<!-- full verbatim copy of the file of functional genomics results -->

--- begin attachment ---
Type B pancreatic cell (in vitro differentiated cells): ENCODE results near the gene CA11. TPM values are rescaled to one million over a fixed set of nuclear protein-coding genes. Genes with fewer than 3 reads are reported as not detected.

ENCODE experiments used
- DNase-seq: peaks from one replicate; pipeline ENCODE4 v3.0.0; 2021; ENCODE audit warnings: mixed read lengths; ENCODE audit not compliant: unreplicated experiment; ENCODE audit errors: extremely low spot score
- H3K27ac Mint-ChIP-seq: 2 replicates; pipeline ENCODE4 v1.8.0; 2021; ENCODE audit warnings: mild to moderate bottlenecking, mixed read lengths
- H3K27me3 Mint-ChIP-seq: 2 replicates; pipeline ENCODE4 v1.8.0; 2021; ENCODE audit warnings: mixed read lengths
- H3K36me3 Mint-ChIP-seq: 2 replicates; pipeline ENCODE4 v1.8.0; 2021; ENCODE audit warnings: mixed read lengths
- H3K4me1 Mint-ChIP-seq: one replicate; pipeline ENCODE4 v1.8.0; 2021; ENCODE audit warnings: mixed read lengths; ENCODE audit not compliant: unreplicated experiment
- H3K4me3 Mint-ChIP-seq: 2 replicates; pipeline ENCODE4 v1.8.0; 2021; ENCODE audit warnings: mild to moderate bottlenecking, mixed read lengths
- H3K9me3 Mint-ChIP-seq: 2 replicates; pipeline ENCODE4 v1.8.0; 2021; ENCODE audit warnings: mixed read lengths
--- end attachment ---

Type B pancreatic cell (in vitro differentiated cells): ENCODE results near the gene CA11. TPM values are rescaled to one million over a fixed set of nuclear protein-coding genes. Genes with fewer than 3 reads are reported as not detected.

ENCODE experiments used
- DNase-seq: peaks from one replicate; pipeline ENCODE4 v3.0.0; 2021; ENCODE audit warnings: mixed read lengths; ENCODE audit not compliant: unreplicated experiment; ENCODE audit errors: extremely low spot score
- H3K27ac Mint-ChIP-seq: 2 replicates; pipeline ENCODE4 v1.8.0; 2021; ENCODE audit warnings: mild to moderate bottlenecking, mixed read lengths
- H3K27me3 Mint-ChIP-seq: 2 replicates; pipeline ENCODE4 v1.8.0; 2021; ENCODE audit warnings: mixed read lengths
- H3K36me3 Mint-ChIP-seq: 2 replicates; pipeline ENCODE4 v1.8.0; 2021; ENCODE audit warnings: mixed read lengths
- H3K4me1 Mint-ChIP-seq: one replicate; pipeline ENCODE4 v1.8.0; 2021; ENCODE audit warnings: mixed read lengths; ENCODE audit not compliant: unreplicated experiment
- H3K4me3 Mint-ChIP-seq: 2 replicates; pipeline ENCODE4 v1.8.0; 2021; ENCODE audit warnings: mild to moderate bottlenecking, mixed read lengths
- H3K9me3 Mint-ChIP-seq: 2 replicates; pipeline ENCODE4 v1.8.0; 2021; ENCODE audit warnings: mixed read lengths